Heaven-Haven was released in 2014.[28] The music was performed by the Linden String Quartet. During production of the CD, Wilcher saw press reports about the fatal attack of 18-year-old Sydney resident Thomas Kelly;[29] Wilcher was unable to separate the sorrow he felt for Kelly and his family from the sentiment he was trying to convey through his music. He eventually dedicated the project to Kelly and announced that proceeds from the album would benefit the Thomas Kelly Youth Foundation.[28] Wilcher's 2017 album, The Voice of Love, is dedicated to Rosemary Eather, the host of the Australian children's television show, Good Morning!!! and friend to the composer and featured solo piano and piano and cello pieces. The performers were Jeanell Carrigan (piano) and Minah Choe (cello).[30] For the 2019 release of Spellbound, they were joined by Goetz Richter (violin). Pieces for various combinations of piano, violin and cello appear on the disc, with Wilcher's demanding Four Scherzi as a framing device.[31] Brennan Keats, head of Wirripang publishing, contributed some insightful thoughts about Wilcher in the liner notes: "Phillip Wilcher is a man 'spellbound' by a profound spirituality that he rationalises with a natural philosophy that transcends most who live in the superficial world that confronts us today. There is a depth in him expressed by gentleness, kindness and demonstrated by the great love he exudes. All this is tempered by discipline, precision, delicacy and firmness of touch that only the truest, yet finest of musicians can expound. Of all the discs that he has produced, this is the most aptly named, in that it summarises a composer, musician and writer of integrity, and one of those rare beings who rises above all he encounters and yet remains very much one of us."[31]

In 2017, soprano, Ayse Goknur Shanal premiered two songs written for her by Wilcher at the Sydney Opera House, “In the Nape of a Dream” and “Spirit Song”, which was specifically written at the request of Goknur Shanal for inclusion in her 'Songs for Refugees' concert. “The idea for this concert was a seed I have been watering since September 2015 when I saw the image of the Syrian toddler with the tiny jeans shorts and red t-shirt washed up on the Turkish shores. It broke me,” Goknur Shanal revealed. Together with cellist Kenichi Mizushima and pianist Harry Collins, this monumental evening, was organised by the grassroots network, Mums 4 Refugees, with the proceeds being donated to the charitable law firm, Human Rights for All, which represents refugee cases, on pro bono basis. "The concert include[d] works by, Massenet, Puccini, Giordano, as well as the world premiere of Spirit, written by Australian composer, Phillip Wilcher." (Sydney Opera House press release).[32]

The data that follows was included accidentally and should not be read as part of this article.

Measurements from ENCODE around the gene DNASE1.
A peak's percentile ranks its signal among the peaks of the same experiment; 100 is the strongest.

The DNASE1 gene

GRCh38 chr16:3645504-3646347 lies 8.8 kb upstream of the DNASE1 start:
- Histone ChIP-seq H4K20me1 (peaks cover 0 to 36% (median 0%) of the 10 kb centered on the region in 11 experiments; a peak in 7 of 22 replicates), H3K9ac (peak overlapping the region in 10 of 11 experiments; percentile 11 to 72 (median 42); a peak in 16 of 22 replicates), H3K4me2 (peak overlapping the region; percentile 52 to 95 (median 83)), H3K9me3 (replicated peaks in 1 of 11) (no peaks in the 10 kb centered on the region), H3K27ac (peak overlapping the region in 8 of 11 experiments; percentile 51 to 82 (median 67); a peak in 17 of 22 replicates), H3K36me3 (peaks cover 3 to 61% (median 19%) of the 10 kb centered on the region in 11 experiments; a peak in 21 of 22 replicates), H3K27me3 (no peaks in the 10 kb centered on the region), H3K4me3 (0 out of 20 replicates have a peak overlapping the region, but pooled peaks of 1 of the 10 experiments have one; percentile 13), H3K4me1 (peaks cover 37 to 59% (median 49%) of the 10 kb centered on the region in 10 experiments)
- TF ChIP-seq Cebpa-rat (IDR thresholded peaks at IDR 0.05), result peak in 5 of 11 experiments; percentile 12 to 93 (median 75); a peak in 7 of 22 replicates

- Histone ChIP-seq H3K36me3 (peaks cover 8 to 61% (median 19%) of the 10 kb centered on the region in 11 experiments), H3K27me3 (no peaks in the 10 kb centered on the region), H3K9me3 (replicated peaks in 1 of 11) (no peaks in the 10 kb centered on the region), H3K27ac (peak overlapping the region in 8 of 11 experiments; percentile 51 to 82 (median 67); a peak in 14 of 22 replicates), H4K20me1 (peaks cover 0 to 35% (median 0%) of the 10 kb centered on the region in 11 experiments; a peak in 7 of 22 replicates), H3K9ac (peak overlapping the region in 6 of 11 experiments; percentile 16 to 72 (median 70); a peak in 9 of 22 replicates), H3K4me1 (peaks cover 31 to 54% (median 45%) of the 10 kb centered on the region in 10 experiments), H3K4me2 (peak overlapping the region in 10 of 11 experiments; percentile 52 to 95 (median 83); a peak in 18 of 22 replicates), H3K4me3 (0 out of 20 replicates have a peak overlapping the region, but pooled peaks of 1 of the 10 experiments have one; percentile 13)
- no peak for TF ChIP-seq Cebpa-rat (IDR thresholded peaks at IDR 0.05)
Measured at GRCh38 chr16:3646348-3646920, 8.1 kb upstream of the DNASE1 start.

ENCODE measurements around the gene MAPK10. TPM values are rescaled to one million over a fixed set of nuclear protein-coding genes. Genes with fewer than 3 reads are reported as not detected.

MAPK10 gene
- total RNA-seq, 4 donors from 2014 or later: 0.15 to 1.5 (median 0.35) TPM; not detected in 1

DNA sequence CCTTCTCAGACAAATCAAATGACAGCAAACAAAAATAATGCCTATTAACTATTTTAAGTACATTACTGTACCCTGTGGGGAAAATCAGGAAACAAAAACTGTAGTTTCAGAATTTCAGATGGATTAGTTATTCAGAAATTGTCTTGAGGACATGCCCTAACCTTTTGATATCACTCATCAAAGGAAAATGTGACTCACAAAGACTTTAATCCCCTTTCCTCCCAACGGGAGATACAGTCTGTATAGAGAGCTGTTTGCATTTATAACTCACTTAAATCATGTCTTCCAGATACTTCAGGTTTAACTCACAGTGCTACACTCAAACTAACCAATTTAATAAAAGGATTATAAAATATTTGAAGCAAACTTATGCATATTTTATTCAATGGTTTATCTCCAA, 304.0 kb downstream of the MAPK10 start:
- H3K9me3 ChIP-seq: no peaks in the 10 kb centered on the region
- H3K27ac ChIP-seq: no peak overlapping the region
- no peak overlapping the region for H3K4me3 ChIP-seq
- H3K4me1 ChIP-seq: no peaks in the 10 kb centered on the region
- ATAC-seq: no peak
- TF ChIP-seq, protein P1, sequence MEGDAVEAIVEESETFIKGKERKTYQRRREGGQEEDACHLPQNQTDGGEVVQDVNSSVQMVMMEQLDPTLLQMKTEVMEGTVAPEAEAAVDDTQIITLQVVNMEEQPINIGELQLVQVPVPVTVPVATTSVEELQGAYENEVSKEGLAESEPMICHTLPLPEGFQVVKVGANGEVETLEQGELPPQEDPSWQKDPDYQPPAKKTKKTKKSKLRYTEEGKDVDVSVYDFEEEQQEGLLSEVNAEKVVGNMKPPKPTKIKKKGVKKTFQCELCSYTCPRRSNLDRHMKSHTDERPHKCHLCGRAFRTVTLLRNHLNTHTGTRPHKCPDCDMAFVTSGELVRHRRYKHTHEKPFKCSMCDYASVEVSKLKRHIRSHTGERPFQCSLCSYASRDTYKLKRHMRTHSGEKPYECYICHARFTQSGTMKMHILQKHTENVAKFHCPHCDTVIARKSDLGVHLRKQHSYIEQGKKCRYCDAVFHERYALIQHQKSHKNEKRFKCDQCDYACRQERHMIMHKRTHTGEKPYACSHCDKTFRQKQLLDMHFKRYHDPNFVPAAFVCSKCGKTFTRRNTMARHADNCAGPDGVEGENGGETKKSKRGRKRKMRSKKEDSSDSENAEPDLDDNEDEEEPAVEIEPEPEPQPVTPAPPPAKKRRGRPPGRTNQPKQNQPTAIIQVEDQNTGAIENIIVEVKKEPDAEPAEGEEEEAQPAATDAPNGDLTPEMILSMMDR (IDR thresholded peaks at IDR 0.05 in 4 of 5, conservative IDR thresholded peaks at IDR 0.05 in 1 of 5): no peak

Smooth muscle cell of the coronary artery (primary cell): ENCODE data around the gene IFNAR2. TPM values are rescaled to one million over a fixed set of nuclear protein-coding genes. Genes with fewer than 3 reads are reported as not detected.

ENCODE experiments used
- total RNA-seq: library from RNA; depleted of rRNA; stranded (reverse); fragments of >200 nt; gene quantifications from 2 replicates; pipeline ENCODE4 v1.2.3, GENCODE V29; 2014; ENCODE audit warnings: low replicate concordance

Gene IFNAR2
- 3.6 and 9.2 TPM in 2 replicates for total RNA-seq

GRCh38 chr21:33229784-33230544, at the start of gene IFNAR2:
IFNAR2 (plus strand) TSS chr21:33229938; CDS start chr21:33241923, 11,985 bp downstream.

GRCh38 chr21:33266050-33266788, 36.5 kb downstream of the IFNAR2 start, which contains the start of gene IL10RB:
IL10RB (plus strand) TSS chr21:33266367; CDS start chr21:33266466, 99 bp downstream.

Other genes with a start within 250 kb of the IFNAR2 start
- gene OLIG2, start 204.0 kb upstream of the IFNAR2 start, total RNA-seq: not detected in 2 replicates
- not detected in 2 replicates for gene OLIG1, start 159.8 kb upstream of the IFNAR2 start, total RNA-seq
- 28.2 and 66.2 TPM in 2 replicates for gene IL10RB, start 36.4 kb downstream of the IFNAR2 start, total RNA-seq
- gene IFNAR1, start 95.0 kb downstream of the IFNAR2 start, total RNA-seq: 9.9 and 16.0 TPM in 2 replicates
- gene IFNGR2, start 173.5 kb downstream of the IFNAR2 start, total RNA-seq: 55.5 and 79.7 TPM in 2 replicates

More recently, Wilcher has published a number of books, including an autobiography, titled 'Thinking Allowed'.[10] He has written a full-scale piano recital for the virtuoso pianist Simon Tedeschi, and his music has attracted the attention of, and been performed by pianists overseas, notably Gerhard Eckle, Eduardo Fernandez, Lemuel Grave, Adam Jackson, and Emanuel Rimoldi.

Simon Tedeschi said of Wilcher's work: 'Phillip Wilcher's music dreamily evokes another time, another place. It has a searching quality that conjures up images of the great Romantic composers. Phillip wrote a recital for me, which I hope to present soon. Included in that are the ‘Etudes Tedeschi’ which have all the flavour and technical imagination of similar great works in the piano repertoire. I am proud to watch the evolution of this musician and composer who I count as a great personal friend.

Other musicians who have performed and recorded Wilcher’s works include John Martin (piano), Rachel Tolmie (oboist), Marina Marsden (violinst), Justine Marsden (violist), Elizabeth Neville (cellist), Emily Long (violinist), Melissa Doecke (flautist), Martin Cooke (singer), Neil Fissenden (flautist), David Wickham (pianist), Minah Choe (cellist).[11]

Faith and religious beliefs[edit]

According to Wilcher's autobiography 'Thinking Allowed', on 10 March 1991, after being encouraged by Anthony Field to pursue the Catholic faith, Wilcher was baptised at the Mount St. Francis Friary, Kellyville, New South Wales. Fr Max Balabanski was the priest presiding. Anthony Field was sworn in as Wilcher's godfather, and Field's mother Marie was sworn in as his godmother. Also in attendance were Paul and John Field, after which a luncheon was held in the Field's family home. Wilcher is of no fixed denomination today, but acknowledges the importance of the teachings of Christ in his life.[10]

Where Wilcher himself draws direct alignment between the writing of his Music and creativity at the source, it was the late Raymond Smullyan who heard a correlation between Wilcher's music and the religious or philosophical traditions of the East. Says Wilcher: I first came into contact with Raymond via YouTube after he had commented favourably on my music. Later, he invited me to submit a chapter about myself for the book "In Their Own Words" ( The Piano Society 2009 Lulu Press) which he was editing with Peter Bispham : "I wish to compliment Taoism and Zen Buddhism by saying that I see a certain similarity between them and your music." [33]